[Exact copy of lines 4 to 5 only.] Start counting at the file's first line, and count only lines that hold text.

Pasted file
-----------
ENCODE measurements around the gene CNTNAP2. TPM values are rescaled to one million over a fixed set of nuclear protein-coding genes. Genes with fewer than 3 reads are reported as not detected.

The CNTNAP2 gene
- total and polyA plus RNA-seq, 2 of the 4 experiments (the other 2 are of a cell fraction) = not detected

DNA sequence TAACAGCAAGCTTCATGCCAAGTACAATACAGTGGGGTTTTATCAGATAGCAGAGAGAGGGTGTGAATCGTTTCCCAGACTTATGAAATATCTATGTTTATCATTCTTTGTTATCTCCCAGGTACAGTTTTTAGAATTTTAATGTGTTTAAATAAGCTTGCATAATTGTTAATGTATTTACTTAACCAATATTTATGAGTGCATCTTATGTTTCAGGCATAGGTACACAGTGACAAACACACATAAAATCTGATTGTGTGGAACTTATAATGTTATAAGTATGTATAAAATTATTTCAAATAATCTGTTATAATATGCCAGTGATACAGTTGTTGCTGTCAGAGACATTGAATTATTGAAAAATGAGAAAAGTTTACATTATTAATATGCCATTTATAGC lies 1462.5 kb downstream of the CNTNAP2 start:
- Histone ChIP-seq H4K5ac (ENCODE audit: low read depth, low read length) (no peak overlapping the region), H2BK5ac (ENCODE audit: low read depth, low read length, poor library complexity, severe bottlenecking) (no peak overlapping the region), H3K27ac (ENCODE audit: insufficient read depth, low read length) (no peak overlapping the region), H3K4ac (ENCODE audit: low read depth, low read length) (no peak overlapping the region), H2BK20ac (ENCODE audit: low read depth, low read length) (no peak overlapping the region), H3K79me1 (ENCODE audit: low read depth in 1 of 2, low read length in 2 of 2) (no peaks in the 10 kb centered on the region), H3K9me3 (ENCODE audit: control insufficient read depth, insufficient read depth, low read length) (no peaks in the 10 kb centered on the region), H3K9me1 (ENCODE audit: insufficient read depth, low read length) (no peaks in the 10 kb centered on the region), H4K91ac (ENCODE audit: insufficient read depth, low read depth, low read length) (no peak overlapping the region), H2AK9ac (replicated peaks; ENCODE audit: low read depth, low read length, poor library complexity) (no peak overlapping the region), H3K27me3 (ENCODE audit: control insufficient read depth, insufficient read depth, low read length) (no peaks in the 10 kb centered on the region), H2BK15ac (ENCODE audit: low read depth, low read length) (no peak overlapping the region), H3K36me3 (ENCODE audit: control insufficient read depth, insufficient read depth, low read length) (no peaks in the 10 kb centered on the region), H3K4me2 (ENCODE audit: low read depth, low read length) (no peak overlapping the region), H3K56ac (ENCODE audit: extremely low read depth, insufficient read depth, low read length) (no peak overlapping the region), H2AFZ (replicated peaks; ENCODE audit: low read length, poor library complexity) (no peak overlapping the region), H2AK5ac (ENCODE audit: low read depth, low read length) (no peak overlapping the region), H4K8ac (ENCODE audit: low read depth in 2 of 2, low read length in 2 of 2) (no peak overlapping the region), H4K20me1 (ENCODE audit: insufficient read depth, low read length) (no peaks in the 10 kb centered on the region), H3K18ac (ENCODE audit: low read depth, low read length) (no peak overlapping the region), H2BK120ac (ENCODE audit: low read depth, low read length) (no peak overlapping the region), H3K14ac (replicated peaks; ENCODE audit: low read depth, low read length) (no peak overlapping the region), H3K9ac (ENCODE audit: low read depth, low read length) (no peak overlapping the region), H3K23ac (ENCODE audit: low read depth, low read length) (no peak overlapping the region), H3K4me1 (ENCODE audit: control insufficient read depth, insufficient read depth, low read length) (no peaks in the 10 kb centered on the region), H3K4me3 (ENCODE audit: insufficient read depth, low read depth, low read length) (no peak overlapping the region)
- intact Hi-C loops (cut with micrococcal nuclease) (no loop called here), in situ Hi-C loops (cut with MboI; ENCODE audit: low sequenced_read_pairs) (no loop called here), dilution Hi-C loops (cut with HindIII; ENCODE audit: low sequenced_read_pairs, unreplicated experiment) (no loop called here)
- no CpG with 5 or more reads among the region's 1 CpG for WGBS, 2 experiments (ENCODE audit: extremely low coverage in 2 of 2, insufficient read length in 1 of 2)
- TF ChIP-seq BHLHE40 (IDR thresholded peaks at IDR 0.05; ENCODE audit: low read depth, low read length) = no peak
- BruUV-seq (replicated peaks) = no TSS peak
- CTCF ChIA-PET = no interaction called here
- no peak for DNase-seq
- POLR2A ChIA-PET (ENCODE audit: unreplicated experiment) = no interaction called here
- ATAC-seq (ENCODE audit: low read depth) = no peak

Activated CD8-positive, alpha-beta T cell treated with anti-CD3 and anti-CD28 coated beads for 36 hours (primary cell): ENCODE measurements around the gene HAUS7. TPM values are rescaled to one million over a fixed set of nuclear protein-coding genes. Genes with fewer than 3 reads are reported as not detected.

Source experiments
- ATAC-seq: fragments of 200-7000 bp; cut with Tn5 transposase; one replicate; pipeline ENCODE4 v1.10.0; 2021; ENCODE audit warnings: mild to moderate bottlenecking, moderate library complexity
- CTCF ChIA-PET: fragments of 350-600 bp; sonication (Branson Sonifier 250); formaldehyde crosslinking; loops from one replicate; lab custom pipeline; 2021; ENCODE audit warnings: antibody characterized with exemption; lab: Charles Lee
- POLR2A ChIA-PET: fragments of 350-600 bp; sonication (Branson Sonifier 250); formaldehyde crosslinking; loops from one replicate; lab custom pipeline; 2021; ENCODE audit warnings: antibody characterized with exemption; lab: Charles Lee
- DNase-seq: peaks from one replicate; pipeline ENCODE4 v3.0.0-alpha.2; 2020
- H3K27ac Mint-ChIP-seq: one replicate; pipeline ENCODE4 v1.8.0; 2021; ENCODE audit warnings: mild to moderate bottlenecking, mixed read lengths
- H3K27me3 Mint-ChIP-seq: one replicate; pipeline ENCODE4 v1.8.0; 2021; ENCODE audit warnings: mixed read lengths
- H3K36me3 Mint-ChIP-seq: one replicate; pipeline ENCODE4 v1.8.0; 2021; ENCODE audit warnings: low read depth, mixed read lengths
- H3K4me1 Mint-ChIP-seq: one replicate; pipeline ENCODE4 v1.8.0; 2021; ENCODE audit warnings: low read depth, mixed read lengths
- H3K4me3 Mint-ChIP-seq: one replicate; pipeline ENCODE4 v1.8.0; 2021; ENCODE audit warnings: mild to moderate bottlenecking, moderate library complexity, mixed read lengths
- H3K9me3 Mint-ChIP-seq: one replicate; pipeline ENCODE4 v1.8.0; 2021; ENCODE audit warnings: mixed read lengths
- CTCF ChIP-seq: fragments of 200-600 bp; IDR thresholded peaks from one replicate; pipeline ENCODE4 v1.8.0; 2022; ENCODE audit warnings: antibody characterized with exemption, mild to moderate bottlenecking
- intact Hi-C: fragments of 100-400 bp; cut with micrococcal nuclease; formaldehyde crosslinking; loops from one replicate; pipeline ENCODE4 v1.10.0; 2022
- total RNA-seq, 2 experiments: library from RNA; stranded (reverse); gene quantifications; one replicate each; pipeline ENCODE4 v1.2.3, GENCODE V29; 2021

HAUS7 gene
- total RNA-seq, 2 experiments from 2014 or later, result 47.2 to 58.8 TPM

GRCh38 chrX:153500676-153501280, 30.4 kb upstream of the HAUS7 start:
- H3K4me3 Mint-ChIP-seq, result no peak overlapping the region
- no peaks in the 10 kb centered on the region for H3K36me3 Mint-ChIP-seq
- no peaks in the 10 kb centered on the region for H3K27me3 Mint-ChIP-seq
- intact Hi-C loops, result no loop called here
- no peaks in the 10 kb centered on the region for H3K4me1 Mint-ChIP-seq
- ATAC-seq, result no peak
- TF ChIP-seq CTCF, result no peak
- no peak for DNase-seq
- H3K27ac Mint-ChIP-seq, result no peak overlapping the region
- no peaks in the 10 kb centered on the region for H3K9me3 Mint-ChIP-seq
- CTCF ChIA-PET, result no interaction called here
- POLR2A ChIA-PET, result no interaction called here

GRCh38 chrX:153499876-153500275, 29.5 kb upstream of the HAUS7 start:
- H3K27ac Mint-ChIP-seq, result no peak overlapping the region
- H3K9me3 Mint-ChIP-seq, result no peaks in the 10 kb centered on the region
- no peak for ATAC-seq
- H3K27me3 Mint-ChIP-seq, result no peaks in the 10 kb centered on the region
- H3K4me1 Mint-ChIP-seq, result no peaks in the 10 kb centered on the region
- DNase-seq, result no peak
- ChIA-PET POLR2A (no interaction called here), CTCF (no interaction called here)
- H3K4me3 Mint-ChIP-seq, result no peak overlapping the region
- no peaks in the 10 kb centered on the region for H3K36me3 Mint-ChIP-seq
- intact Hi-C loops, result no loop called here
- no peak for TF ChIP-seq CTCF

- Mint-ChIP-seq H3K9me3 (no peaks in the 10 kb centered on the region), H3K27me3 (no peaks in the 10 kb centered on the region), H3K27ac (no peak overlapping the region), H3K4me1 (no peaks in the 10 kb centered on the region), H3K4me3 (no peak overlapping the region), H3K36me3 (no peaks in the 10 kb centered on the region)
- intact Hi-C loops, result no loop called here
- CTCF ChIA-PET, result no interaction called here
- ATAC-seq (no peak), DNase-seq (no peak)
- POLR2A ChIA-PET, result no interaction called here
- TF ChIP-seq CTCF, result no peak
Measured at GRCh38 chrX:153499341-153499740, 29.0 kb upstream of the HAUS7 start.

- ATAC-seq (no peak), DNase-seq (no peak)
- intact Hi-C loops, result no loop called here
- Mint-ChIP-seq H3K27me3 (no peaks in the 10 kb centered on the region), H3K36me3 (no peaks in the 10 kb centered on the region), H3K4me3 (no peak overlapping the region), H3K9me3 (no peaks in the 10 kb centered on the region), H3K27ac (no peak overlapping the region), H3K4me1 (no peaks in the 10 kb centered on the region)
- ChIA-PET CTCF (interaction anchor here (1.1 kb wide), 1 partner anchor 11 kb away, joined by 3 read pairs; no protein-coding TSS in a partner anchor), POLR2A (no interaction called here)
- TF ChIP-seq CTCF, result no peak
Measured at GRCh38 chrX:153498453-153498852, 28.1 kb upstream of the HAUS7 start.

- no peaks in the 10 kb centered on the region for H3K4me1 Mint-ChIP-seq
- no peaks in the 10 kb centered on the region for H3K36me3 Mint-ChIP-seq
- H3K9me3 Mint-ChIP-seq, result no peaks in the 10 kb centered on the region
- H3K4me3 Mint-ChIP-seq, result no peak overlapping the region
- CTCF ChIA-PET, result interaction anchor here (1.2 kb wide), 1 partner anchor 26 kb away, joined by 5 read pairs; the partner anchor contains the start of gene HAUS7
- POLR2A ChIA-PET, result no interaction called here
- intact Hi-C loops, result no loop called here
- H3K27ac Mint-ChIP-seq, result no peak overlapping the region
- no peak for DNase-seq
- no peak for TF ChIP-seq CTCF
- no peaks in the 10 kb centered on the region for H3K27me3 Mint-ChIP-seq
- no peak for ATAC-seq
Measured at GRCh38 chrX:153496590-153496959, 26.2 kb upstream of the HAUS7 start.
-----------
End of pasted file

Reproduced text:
DNA sequence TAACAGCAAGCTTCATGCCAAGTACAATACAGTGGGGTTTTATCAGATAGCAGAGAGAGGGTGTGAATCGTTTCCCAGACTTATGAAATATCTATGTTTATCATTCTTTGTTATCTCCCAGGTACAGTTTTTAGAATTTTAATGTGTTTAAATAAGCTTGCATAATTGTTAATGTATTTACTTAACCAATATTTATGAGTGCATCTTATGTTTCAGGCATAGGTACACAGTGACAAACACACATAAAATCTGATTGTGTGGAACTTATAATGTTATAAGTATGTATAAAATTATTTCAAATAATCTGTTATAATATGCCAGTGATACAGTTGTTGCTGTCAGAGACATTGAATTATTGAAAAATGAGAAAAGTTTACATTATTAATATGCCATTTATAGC lies 1462.5 kb downstream of the CNTNAP2 start:
- Histone ChIP-seq H4K5ac (ENCODE audit: low read depth, low read length) (no peak overlapping the region), H2BK5ac (ENCODE audit: low read depth, low read length, poor library complexity, severe bottlenecking) (no peak overlapping the region), H3K27ac (ENCODE audit: insufficient read depth, low read length) (no peak overlapping the region), H3K4ac (ENCODE audit: low read depth, low read length) (no peak overlapping the region), H2BK20ac (ENCODE audit: low read depth, low read length) (no peak overlapping the region), H3K79me1 (ENCODE audit: low read depth in 1 of 2, low read length in 2 of 2) (no peaks in the 10 kb centered on the region), H3K9me3 (ENCODE audit: control insufficient read depth, insufficient read depth, low read length) (no peaks in the 10 kb centered on the region), H3K9me1 (ENCODE audit: insufficient read depth, low read length) (no peaks in the 10 kb centered on the region), H4K91ac (ENCODE audit: insufficient read depth, low read depth, low read length) (no peak overlapping the region), H2AK9ac (replicated peaks; ENCODE audit: low read depth, low read length, poor library complexity) (no peak overlapping the region), H3K27me3 (ENCODE audit: control insufficient read depth, insufficient read depth, low read length) (no peaks in the 10 kb centered on the region), H2BK15ac (ENCODE audit: low read depth, low read length) (no peak overlapping the region), H3K36me3 (ENCODE audit: control insufficient read depth, insufficient read depth, low read length) (no peaks in the 10 kb centered on the region), H3K4me2 (ENCODE audit: low read depth, low read length) (no peak overlapping the region), H3K56ac (ENCODE audit: extremely low read depth, insufficient read depth, low read length) (no peak overlapping the region), H2AFZ (replicated peaks; ENCODE audit: low read length, poor library complexity) (no peak overlapping the region), H2AK5ac (ENCODE audit: low read depth, low read length) (no peak overlapping the region), H4K8ac (ENCODE audit: low read depth in 2 of 2, low read length in 2 of 2) (no peak overlapping the region), H4K20me1 (ENCODE audit: insufficient read depth, low read length) (no peaks in the 10 kb centered on the region), H3K18ac (ENCODE audit: low read depth, low read length) (no peak overlapping the region), H2BK120ac (ENCODE audit: low read depth, low read length) (no peak overlapping the region), H3K14ac (replicated peaks; ENCODE audit: low read depth, low read length) (no peak overlapping the region), H3K9ac (ENCODE audit: low read depth, low read length) (no peak overlapping the region), H3K23ac (ENCODE audit: low read depth, low read length) (no peak overlapping the region), H3K4me1 (ENCODE audit: control insufficient read depth, insufficient read depth, low read length) (no peaks in the 10 kb centered on the region), H3K4me3 (ENCODE audit: insufficient read depth, low read depth, low read length) (no peak overlapping the region)